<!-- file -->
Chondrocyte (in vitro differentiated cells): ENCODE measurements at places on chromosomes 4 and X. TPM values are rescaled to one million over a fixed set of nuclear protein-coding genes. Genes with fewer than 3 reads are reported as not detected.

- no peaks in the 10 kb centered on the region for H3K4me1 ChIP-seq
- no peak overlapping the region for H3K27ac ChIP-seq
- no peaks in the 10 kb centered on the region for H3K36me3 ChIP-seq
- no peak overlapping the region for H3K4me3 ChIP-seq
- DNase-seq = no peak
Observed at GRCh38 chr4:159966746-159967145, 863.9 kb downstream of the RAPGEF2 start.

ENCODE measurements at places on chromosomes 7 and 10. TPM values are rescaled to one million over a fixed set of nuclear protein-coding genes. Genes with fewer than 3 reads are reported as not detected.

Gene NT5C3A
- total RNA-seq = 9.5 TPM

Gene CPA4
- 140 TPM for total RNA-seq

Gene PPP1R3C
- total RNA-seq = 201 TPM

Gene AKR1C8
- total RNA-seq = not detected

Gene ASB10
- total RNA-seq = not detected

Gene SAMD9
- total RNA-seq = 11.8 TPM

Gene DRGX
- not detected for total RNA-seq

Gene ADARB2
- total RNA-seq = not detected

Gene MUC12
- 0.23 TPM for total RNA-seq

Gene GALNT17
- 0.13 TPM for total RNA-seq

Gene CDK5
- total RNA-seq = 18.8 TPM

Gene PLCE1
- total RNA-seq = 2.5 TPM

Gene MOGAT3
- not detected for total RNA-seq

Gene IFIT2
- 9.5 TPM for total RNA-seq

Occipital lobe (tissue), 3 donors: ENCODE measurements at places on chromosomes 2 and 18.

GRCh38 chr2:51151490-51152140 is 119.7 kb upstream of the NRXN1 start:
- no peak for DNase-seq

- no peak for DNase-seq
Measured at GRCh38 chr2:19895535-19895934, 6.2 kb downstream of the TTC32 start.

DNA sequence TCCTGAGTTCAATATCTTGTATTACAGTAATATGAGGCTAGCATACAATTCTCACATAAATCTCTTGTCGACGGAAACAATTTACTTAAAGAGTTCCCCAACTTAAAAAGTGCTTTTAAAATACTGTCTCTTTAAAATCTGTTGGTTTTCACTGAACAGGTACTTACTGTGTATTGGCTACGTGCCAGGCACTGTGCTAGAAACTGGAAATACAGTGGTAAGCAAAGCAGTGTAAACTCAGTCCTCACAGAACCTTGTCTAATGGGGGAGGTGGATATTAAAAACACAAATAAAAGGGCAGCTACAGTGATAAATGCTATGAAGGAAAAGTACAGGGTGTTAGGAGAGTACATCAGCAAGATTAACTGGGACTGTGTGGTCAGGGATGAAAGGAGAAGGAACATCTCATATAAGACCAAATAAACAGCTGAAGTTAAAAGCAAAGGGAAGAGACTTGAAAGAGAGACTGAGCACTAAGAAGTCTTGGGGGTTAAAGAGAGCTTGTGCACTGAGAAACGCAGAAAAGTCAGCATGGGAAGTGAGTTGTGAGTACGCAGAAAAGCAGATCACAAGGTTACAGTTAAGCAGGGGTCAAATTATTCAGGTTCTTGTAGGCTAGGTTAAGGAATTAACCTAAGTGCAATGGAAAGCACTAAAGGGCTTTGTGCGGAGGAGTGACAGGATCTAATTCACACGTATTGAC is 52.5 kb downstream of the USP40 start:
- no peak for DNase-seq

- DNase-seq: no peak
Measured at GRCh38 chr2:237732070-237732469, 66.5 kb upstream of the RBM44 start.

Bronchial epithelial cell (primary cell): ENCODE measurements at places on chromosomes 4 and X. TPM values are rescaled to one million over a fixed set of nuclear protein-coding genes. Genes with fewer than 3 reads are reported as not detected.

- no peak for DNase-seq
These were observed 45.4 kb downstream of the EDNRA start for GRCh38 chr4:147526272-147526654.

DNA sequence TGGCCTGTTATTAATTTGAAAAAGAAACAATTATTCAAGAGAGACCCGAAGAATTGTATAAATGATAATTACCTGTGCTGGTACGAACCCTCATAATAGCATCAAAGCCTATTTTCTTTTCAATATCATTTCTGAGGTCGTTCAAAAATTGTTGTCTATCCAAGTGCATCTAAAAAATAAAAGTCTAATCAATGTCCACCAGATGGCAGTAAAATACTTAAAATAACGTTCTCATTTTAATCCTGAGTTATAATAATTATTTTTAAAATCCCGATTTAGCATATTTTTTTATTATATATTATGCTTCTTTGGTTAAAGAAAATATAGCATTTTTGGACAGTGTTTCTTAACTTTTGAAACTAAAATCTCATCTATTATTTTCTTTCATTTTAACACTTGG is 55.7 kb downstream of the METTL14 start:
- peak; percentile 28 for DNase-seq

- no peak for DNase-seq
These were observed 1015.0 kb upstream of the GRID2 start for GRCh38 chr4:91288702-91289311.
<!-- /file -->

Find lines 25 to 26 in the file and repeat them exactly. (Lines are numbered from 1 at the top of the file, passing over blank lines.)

Gene MUC12
- 0.23 TPM for total RNA-seq